Metal stamping is a versatile, efficient, and precise manufacturing process that many businesses rely upon. It is a forming technique that involves transforming flat metal sheets or coils into more complex shapes using a stamping press and tooling. Metal stamped parts are vital to critical applications in a range of industries, including automotive, construction, medical, industrial, military and defense, and alternative energy.

Because metal stamping can be advantageous for so many different applications, it’s useful to have a deeper understanding of what the process involves and how manufacturers achieve precision and quality through metal stamping.

Preparing for Metal Stamped Parts

Before producing metal stamping parts, manufacturers and their clients must go through a series of important steps to ensure the final product meets expectations.

The first step is often the design phase. During the design phase, engineers and product designers work together to make sure that the part meets the desired functionality, cost, and quality requirements. It can be an extensive process, but it often involves material selection, obtaining cross-functional team input, defining tolerances and specifications, prototyping and testing, and maintaining documentation.

Preparing for the production of metal stamping parts also involves careful consideration of tooling. Tooling is pivotal to an efficient, precise, and successful manufacturing process. Choosing the right tools involves selecting the appropriate dies for the project and collaborating with design engineers to prove out the intended process in the prototype phase.

Manufacturers are also essential for ensuring the safety of metal stamped parts with tools designed to remove burrs and smooth out sharp edges.

How Metal Stamped Parts are Produced

A progressive die is a sequence of stations that allows for a specific design or part to be produced after a coil has passed through each station. Ergo, the name “progressive” die. In essence, a coil (or strip) of metal is fed through station #1, then stamped before being moved to station #2 and 3 and so on.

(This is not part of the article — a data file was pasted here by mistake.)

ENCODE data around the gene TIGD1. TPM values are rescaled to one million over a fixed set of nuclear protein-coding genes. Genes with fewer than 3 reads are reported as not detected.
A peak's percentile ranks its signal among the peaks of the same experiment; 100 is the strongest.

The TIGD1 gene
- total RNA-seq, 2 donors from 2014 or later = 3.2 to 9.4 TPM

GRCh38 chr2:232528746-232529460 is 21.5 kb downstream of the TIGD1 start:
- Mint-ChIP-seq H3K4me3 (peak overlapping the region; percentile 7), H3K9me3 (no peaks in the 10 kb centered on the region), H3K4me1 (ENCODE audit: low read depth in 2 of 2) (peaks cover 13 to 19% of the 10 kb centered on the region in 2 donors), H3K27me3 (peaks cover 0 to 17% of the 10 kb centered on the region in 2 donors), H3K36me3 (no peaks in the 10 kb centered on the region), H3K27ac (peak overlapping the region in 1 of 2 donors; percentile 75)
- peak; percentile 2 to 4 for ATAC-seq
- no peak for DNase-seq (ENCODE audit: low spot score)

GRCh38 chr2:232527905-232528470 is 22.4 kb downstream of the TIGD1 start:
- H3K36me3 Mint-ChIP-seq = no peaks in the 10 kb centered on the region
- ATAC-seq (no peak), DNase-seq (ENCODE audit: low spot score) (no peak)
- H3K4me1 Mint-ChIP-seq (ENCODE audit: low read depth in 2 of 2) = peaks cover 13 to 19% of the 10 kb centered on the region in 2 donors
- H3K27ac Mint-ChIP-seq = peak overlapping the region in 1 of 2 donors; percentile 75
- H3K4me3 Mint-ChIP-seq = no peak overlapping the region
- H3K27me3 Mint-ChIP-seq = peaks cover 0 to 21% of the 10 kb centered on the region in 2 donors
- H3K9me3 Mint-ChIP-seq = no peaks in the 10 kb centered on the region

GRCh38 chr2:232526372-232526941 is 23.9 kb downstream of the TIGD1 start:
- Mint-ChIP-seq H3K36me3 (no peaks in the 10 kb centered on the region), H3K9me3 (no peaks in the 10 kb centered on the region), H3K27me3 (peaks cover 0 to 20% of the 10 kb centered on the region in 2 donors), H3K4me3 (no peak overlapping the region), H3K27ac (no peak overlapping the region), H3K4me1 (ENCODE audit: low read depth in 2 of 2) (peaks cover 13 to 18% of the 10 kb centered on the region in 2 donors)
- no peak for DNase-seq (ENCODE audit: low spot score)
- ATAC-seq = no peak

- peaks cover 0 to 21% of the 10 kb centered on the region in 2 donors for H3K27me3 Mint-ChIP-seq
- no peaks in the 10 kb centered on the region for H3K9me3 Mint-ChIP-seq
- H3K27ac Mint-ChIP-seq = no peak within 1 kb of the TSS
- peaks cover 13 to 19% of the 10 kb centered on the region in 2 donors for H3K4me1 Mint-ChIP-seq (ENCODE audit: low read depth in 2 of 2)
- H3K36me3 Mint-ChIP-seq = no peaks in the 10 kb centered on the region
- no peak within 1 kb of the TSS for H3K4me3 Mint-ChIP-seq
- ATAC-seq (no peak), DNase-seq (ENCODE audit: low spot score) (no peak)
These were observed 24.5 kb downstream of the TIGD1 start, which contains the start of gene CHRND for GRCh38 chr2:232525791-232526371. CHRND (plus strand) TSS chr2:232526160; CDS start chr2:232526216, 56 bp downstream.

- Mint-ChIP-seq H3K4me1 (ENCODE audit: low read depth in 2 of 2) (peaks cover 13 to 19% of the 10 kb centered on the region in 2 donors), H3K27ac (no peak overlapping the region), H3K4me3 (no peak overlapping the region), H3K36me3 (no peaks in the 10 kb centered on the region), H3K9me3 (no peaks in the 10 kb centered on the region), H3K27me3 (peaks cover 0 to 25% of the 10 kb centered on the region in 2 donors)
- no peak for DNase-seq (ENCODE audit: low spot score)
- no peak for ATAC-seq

While the specifics of the stamping process can and often do vary according to project needs, a basic sequence might look something like the following.

Step #1: Piercing

Piercing involves creating pilot holes or openings in the metal coil. These holes are what keep the coil in place as it is fed through all of the subsequent stations. Without these pilot holes, the metal coil can slip during the rest of the process. Because of that, piercing is essential for producing parts that are accurate and uniform. It also contributes to the repeatability of the stamping process.

Step #2: Trimming

This part of the process can actually involve two or three different stations. Essentially, manufacturers use this phase to trim the outside profile of a part without detaching it from the carrier strip. This allows the part to be movded from one station to another.

Step #3: Forming

The next stations involve forming. When producing metal stamping parts, the forming process is when the shape of the metal component is manipulated to achieve specific contours, bends, and features.

The forming step involves using a forming press or brake press and specialized tools. Common forming techniques include bending, embossing, and coining.

Step #4: Another Round of Trimming For Metal Stamped Parts